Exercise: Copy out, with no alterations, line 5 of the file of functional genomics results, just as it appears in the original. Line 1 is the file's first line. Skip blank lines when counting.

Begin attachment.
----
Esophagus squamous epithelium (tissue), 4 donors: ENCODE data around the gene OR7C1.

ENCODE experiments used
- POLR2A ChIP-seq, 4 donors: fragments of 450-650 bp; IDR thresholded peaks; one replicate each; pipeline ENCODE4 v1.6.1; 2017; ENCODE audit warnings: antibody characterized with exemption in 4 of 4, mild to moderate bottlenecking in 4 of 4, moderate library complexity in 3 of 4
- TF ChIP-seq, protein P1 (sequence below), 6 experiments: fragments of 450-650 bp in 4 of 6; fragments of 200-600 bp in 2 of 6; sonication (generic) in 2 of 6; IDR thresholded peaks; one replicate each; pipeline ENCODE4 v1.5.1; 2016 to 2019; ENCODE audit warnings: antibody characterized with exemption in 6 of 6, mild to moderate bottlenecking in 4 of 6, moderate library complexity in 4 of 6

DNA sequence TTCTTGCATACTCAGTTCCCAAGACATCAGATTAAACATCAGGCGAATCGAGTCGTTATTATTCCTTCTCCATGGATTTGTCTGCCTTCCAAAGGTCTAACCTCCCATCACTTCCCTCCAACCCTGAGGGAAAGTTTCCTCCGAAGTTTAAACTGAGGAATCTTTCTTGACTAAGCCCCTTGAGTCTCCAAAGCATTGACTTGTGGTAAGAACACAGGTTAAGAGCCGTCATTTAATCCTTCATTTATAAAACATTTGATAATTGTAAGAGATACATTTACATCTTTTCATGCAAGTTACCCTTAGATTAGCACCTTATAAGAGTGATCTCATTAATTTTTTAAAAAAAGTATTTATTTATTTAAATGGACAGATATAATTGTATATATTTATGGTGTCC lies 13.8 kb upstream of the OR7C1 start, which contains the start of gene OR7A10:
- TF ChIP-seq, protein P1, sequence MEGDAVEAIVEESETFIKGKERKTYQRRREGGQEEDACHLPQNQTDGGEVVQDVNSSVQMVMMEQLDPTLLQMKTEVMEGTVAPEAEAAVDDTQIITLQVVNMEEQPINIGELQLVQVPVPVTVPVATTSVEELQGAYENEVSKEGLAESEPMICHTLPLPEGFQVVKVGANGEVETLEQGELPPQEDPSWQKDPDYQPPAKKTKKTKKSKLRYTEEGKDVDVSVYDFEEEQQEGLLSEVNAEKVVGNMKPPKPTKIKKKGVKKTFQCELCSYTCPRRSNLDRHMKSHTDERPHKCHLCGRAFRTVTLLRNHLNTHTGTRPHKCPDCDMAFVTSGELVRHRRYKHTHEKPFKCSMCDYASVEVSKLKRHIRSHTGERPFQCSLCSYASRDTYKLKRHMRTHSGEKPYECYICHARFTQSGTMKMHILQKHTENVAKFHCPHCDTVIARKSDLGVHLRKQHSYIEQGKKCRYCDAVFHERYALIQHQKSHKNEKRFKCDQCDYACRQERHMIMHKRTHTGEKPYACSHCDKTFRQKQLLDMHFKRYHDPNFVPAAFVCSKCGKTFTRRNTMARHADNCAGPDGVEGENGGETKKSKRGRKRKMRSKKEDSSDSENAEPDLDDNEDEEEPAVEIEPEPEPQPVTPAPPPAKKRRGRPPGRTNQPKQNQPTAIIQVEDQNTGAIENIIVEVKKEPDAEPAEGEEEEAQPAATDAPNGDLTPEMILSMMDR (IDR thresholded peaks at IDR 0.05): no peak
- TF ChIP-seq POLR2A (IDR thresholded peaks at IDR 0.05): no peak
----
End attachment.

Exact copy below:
DNA sequence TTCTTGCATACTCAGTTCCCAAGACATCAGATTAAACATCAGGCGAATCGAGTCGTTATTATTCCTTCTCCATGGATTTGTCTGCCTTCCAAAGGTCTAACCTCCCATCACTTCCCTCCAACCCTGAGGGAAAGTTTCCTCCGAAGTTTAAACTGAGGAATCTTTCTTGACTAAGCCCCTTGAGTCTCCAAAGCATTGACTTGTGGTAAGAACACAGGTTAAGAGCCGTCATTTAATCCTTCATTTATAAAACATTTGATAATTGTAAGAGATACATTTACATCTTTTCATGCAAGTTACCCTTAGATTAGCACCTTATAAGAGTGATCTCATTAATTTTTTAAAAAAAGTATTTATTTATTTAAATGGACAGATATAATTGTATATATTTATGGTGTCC lies 13.8 kb upstream of the OR7C1 start, which contains the start of gene OR7A10: